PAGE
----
Nine Questions

By Jaime Diaz Illustrations by Nathan Fox
February 22, 2015

__1. Is it still true that, as Dan Jenkins first wrote, "The Masters doesn't start until the back nine on Sunday?" __

The pressure of the green jacket and five holes with water always lent truth to that insight, but it has become less true. When Augusta was shorter and wider, going for back-nine par 5s was more prevalent, increasing the chances of large stroke swings. Byron Nelson going 2-3 on the par-3 12th and par-5 13th holes in 1937 to Ralph Guldahl's 5-6 turned Nelson's four-stroke deficit into a two-stroke lead and began a narrative that was followed by Arnold Palmer, Gary Player and Jack Nicklaus in their most memorable wins. The tournament seemed to lose some of its volatility after 460 yards were added from 2002-'06. However, the club responded by making the back-nine par 5s more accessible on Sundays, and Charl Schwartzel (2011), Bubba Watson (2012) and Adam Scott (2013) all made extended late birdie runs on their way to victories.

2. What are Tiger Woods' chances for victory?

Zero if his early-season chipping problems persist or recur, or if his latest absence from the game includes missing the tournament.

3. What would be the best story?

Woods somehow winning the Masters for the fifth time, his first major-championship victory since the 2008 U.S. Open, and restarting his quest toward Nicklaus' record of 18 major-championship wins.

4. What would be the second-best story?

Rory McIlroy winning his first green jacket to complete the career Grand Slam, giving him three legs of a Rory Slam and leaving no doubt that golf has entered the McIlroy Era.

5. Do left-handed players have a real advantage at the Masters?

Yes. Left-handers have won six of the past 12 Masters. Before that, no left-hander had won the tournament. The big­gest reason, besides the obvious talent of three-time champion Phil Mickelson and two-time winner Bubba Watson, is the technology of the modern driver. Because the titanium clubheads of the past decade have dramatically reduced the spin imparted to the ball, the power fade has become more advantageous than it used to be. The heavier spin on pre-titanium fades would cost a lot of distance compared to draws, but that gap has closed, and the safer fade has become the go-to shot for long hitters. At Au­gusta, the favored ball flight off the tee is still right to left, the direction of a left-handed fade. Watson especially has been able to use a very long and surprisingly accurate power fade as his main advantage over the competition.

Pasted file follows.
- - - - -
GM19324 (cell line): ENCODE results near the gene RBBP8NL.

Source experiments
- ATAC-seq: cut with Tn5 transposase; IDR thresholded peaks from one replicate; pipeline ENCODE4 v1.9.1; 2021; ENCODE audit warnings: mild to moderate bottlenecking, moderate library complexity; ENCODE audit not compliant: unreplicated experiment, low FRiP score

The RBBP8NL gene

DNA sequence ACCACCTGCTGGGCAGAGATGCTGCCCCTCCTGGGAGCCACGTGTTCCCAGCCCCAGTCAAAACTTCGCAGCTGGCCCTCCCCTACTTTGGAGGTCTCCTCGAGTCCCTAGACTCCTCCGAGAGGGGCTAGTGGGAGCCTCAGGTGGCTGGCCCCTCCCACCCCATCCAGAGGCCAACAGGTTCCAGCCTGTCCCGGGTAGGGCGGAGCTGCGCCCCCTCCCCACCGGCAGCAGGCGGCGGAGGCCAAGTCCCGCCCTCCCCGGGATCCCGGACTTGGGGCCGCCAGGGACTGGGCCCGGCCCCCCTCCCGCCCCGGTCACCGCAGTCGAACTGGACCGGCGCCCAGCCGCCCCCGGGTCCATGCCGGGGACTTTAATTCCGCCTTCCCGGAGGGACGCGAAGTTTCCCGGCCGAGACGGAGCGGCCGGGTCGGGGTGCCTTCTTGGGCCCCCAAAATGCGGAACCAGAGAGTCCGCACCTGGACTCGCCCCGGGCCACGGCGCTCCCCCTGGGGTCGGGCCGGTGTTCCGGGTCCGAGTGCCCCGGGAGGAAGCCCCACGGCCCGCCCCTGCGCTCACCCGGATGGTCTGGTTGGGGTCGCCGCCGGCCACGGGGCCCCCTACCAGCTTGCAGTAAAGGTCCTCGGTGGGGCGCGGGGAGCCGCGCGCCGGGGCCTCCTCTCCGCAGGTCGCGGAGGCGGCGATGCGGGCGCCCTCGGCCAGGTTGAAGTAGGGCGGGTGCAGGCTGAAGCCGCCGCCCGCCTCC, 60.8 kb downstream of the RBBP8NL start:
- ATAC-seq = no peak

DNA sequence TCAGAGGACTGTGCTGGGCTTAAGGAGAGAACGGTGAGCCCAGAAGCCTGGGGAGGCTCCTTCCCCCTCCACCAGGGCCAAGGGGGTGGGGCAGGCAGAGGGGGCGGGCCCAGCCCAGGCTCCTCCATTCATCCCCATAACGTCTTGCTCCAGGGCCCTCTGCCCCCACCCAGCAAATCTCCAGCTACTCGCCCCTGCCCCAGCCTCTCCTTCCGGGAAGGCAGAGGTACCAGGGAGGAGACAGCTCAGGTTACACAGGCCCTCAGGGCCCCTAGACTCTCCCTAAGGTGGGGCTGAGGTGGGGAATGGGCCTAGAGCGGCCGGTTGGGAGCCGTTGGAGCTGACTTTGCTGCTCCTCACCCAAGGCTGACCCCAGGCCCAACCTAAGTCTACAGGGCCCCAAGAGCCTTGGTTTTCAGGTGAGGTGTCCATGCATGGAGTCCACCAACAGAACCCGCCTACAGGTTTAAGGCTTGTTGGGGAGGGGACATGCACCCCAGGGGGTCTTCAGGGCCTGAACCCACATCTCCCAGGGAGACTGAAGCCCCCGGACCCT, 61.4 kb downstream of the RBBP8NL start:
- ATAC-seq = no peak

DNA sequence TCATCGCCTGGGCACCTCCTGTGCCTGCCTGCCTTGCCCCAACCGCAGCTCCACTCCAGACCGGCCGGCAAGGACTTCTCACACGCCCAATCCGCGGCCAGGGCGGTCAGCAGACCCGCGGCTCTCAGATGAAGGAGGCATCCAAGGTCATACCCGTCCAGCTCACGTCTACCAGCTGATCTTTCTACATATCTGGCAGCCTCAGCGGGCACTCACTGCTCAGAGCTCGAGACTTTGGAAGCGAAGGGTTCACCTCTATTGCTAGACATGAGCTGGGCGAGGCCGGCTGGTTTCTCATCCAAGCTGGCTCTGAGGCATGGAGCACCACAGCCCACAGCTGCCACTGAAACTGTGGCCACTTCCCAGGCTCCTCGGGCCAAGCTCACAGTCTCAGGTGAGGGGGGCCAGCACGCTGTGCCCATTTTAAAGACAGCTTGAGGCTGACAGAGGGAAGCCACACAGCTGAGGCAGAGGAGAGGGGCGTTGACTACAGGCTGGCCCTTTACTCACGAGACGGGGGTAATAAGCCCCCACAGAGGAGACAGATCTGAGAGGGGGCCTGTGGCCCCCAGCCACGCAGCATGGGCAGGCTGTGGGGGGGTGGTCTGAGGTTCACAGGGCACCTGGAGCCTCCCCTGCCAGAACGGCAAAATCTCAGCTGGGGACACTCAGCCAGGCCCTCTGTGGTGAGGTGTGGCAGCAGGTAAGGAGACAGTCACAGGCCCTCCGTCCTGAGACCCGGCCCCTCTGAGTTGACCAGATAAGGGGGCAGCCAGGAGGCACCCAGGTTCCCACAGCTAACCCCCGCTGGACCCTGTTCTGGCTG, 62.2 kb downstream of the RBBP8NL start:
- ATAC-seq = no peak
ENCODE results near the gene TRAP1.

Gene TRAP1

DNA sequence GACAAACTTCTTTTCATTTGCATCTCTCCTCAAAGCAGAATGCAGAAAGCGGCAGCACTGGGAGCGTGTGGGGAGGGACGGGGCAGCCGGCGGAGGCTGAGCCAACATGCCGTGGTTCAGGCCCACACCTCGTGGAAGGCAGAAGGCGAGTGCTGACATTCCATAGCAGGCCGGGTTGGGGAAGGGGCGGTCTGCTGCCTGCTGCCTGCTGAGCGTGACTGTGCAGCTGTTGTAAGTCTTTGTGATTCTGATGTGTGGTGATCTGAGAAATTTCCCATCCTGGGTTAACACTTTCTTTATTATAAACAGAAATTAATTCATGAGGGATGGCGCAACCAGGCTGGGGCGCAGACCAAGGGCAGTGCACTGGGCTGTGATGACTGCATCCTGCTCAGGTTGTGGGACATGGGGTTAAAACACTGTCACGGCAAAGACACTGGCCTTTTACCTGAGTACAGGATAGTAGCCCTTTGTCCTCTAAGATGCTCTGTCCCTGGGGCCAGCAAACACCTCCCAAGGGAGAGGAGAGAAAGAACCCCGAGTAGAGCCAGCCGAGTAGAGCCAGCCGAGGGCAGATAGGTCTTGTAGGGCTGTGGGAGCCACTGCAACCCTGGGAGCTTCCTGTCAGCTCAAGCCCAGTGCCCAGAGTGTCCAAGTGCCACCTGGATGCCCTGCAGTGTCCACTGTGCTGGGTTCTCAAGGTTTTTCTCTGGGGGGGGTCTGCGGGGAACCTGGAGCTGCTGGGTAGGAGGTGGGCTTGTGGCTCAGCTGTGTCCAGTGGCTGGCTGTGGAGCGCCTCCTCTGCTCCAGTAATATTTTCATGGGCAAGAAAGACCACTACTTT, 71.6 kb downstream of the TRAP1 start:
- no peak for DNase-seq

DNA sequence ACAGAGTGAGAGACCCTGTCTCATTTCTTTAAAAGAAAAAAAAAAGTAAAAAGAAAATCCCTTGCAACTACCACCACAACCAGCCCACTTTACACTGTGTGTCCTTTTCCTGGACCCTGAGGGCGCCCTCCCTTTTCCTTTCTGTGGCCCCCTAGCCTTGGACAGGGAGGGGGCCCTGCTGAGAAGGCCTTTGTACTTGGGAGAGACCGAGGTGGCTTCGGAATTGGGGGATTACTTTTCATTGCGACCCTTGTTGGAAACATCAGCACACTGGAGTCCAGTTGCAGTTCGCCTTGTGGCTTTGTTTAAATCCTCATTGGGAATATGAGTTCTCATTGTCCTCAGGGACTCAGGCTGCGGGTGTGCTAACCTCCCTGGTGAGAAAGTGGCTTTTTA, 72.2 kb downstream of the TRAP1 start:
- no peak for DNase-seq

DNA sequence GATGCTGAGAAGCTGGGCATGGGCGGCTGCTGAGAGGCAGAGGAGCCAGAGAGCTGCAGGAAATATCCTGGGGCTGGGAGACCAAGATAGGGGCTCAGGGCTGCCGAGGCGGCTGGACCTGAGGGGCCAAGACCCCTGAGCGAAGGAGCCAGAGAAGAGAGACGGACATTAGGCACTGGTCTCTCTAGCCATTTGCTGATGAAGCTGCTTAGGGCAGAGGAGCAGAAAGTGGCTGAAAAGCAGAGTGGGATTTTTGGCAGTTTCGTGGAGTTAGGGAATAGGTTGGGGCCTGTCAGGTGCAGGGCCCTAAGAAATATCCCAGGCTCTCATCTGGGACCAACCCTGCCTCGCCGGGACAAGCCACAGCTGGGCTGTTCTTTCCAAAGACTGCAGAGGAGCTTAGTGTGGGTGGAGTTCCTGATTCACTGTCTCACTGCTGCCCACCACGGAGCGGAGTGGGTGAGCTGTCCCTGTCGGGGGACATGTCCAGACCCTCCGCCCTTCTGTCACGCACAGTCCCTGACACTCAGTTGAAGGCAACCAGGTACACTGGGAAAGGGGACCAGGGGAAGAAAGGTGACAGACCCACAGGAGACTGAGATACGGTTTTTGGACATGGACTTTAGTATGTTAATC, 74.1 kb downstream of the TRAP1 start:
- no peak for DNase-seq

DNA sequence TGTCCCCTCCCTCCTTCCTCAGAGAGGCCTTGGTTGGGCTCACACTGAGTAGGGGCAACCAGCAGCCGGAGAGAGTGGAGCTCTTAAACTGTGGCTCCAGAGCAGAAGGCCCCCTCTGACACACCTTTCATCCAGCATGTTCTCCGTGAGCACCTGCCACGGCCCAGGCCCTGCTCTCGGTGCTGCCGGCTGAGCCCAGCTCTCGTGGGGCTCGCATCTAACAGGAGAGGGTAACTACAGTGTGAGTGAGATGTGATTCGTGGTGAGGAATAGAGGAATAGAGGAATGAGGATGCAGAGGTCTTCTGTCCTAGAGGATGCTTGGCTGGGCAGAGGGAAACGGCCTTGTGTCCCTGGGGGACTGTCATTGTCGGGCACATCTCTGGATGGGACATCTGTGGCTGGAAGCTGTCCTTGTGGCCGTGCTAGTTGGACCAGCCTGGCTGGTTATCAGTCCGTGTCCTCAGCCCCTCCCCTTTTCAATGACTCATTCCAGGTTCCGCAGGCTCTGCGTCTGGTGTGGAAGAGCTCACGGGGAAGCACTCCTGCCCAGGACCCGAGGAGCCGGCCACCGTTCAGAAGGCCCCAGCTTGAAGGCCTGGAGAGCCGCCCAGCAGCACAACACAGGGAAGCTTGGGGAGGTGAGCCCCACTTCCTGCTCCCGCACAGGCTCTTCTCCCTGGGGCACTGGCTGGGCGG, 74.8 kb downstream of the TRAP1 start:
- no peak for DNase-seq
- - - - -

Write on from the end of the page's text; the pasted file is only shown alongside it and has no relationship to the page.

6. What's the next big alteration that should be made to the course?

Remove the bentgrass on the greens and replace it with the same Champion ultradwarf Bermuda that has been installed at Pinehurst No. 2. It would make the course more interesting by creating firmer greens (with almost no ball marks) that could also putt slightly slower. Better shotmaking would be rewarded, more aggressive putt-ing would be encouraged, and more hole locations would be possible. The club's leadership position in the game would be strengthened because the prevalence of shorter second putts would speed up play, and the more environmentally friendly grass would require less water.

7. What is it about the course that allows such a mix of players of varying ages to contend?

Because the course has always rewarded power, aggressive younger players can go low. In 2009, Anthony Kim, then 23, made a record 11 birdies in a second-round 65. Though supreme talents like Nicklaus, Woods and Seve Ballesteros were able to win the tournament at 23 or younger, youth tends to give way to experience at Augusta. In 1979, Fuzzy Zoeller became only the third player to win on his first attempt (after Horton Smith and Gene Sarazen in the tournament's first two years). Youthful power has created plenty of excitement and some 54-hole leads (like McIlroy's ill-fated four-stroke edge in 2011). But in part because the Masters is always played on the same course, accumulated knowledge of efficient strategies and correct green reading play a bigger role than at other majors.

8. What's the worst hole on the course?

To some, it's the seventh, which has been stretched to 450 yards, too long for the narrow fairway and the size of the green. It's a problem that can be solved by moving the tees up. A harder fix is the fourth. The right half of the green is much too shallow for a hole of 240 yards, and the hole is generally dull visually.

9. What is the best hole?

It's still the par-5 13th, even though after an incredible drive Bubba Watson had only a sand wedge for his second shot in the final round last year. Par is irrelevant: The gorgeous dogleg left is as good a hole as there is in tournament golf because the first, second and third shots so often create the opportunity for an artistic and spectacular (or disastrous) stroke.